Last week’s ABC mini-series chronicled Bernard Madoff’s $50 billion Ponzi scheme, which so devastated wealthy individuals and major institutions within the American Jewish community. I’m still taken aback by Madoff’s icy lack of communal conscience or apparent self-limitation. He wiped out Elie Wiesel’s life savings, and stole $15 million from Wiesel’s foundation. Madoff stole from Sandy Koufax. Madoff even defrauded Hadassah. Nobody does that. That’s like mugging your grandmother.
I wrote about the case yesterday at the Atlantic website.Â Not everything could fit in that piece. Here’s some additional observations.
There’s much to be said about his crimes–not least about the incompetence of the regulatory apparatus that failed to stop him despite repeated warnings and what researchers Greg Gregoriou and Francois Lhabitant quite properly called “a riot of red flags” over many years.
The biggest red flag was the simple knowledge that almost no investment reliably outperforms a simple index fund or can promise anything approaching the stock market’s overall returns without the market’s accompanying downside risks. Anyone who promises otherwise is likely deluding himself or trying to delude you….
Knowing that, many people should have asked serious questions that would have detected Madoff’sÂ fraud long before it blew up. The below graph, based on Gregoriou and Lhabitant’s report, shows the supposed cumulative returns if one invested $1,000 in a Madoff feeder fund (Fairfield Sentry), verses what would have happened if one simply invested in the overall stock market.
Madoff’s supposed returns are shown on the blue line. The stock market’s overall returns for a simple index of the 500 largest firms are shown in the red line. For various reasons, this is a rough calculation, but the pattern is obvious. Madoff claimed to deliver the same returns as the overall market with almost no volatility whatsoever, during one of the most turbulent stock market periods of the postwar period.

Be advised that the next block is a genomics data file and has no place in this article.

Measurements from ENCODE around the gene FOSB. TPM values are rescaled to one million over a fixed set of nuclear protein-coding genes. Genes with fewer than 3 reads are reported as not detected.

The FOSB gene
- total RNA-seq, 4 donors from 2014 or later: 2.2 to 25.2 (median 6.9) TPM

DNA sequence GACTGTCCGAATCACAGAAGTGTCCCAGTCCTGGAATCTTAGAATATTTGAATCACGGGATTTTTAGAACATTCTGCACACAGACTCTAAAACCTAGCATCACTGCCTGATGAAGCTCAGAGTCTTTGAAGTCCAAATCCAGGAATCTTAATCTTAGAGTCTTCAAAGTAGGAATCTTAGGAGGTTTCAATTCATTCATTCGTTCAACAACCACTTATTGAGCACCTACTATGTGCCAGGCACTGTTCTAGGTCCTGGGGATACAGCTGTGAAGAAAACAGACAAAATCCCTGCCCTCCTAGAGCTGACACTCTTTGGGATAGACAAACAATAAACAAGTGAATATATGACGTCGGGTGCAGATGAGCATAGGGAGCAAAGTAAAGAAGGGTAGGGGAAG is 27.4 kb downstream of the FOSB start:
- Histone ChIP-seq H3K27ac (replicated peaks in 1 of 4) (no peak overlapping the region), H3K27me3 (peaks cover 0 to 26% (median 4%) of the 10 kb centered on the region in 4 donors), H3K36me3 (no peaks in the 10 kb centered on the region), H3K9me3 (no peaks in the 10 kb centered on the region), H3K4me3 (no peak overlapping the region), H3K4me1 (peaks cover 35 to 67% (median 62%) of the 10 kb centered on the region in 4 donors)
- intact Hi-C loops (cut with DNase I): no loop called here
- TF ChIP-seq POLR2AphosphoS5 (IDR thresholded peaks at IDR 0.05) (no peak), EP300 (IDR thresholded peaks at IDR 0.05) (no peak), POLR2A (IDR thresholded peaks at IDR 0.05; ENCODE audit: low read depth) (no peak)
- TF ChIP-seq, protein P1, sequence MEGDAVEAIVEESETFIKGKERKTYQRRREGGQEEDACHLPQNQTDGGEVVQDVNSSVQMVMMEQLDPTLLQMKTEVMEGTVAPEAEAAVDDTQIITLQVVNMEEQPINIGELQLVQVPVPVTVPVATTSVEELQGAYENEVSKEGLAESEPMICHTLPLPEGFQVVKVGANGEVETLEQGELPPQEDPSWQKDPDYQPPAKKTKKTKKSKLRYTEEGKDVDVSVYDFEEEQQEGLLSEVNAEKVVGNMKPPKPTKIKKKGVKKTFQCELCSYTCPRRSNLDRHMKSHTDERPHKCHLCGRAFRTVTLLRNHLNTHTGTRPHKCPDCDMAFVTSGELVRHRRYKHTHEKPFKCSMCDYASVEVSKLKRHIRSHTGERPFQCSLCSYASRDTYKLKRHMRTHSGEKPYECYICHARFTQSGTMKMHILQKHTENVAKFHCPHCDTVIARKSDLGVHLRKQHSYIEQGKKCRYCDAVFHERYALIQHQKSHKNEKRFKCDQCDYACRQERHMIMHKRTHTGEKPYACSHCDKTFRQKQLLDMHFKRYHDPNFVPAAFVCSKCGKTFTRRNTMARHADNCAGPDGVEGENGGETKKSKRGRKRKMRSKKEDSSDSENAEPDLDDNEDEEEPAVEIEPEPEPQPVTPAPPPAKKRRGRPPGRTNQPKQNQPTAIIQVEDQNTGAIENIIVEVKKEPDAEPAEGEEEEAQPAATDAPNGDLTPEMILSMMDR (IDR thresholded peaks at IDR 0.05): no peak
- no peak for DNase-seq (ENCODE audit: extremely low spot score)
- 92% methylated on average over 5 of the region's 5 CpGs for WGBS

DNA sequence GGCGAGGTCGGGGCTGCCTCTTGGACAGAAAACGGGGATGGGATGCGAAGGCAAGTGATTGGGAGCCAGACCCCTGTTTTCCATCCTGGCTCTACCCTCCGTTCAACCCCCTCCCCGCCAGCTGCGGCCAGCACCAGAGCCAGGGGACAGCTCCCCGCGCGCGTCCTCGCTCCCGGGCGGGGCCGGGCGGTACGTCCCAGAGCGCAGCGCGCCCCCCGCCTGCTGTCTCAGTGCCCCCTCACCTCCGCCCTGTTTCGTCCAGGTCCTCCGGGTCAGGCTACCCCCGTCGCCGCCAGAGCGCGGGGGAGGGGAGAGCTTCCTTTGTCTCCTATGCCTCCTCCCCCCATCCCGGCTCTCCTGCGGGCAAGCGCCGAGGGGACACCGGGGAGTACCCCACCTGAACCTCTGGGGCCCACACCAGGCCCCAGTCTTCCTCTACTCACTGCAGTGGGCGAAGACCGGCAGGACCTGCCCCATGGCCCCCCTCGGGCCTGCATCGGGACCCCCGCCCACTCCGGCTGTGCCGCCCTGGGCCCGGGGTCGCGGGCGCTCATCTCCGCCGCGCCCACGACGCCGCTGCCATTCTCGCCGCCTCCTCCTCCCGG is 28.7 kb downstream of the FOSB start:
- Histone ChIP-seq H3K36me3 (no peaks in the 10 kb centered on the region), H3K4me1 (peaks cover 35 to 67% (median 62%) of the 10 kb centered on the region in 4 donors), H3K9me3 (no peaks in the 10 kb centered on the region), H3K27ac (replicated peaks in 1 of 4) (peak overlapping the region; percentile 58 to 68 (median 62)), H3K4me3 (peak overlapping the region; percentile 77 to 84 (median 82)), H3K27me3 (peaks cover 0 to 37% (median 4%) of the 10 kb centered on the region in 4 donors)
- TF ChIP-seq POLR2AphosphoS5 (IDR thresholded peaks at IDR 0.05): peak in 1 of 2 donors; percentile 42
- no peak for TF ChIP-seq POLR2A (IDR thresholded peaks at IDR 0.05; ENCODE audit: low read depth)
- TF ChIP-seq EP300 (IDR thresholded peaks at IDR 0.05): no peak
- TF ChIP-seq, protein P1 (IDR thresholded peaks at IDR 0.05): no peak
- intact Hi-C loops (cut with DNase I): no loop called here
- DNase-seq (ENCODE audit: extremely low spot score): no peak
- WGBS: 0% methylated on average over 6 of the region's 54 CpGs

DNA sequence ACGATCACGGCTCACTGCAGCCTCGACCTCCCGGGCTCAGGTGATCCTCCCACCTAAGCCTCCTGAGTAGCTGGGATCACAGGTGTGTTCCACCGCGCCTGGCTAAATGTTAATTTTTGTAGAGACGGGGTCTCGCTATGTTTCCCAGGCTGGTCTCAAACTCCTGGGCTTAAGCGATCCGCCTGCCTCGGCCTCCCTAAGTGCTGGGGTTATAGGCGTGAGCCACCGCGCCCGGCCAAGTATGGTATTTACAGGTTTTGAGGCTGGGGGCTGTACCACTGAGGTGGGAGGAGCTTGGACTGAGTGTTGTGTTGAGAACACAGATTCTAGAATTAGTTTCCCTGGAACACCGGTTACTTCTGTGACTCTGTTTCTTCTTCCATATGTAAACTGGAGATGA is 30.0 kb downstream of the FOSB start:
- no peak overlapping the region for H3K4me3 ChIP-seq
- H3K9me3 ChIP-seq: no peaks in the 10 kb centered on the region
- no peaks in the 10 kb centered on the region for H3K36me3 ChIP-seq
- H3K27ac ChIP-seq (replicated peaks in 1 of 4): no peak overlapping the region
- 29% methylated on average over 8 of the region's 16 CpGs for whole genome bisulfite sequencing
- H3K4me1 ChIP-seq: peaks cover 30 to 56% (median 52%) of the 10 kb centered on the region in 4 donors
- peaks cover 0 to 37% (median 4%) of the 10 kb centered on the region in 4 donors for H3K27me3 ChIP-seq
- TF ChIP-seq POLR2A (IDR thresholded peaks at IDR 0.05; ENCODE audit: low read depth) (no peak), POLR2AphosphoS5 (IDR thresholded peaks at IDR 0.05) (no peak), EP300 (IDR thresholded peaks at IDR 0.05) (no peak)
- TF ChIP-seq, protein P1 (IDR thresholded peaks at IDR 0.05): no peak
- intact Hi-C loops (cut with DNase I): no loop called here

Ordinary investors can hardly be blamed for not knowing that this is extremely implausible.Â As a matter of public policy, it amazes me that government regulators and the highly-paid financial professionals duped (and paid) by Madoff failed to follow up with the hard questions and rigorous independent auditing that probably would have stopped Madoff before things blew up.
Damaging the bonds of community
Madoff’s was only the most glaring example of much more widespread regulatory failures that came to light with the mortgage meltdown of the Great Recession. State and federal regulators must devote substantial and sustained resources to address continued widespread fraud on Wall Street, but also in every large and small community across the country.
Whatever policymakers might do to address these problems, we as individuals should be especially skeptical of any financial product embraced by influential people in our religious, cultural, or political communities. Sadly, an entrepreneur’s deep involvement with your community’s political or cultural leaders, or with local philanthropy, is, itself, at least a yellow flag of caution. After all, firms that make outsized profits within a particular community have, by definition, the greatest incentive and resources to make these communal investments.
That’s a chronic problem within low-income communities that desperately need philanthropic support, but that also need to regulate predatory financial products that specifically harm these communities. A sad development in the subprime crisis was the effort to con or to coopt community leaders and community institutions to steer families into overpriced loans.
One former Wells Fargo official described cynical tactics to the New York Times, noting that the bank “had an emerging-markets unit that specifically targeted black churches, because it figured church leaders had a lot of influence and could convince congregants to take out subprime loans.”
Communities were financially devastated when the foreclosure crisis came to light. That’s the most obvious harm. By co-opting orÂ exploiting localÂ institutions and the informal bonds of trust that hold communitiesÂ together, the practitioners of affinity fraud do another kind of damage, too. This may be at least as hurtful, and as long-lasting.
[Cross-posted at The Reality-Based Community]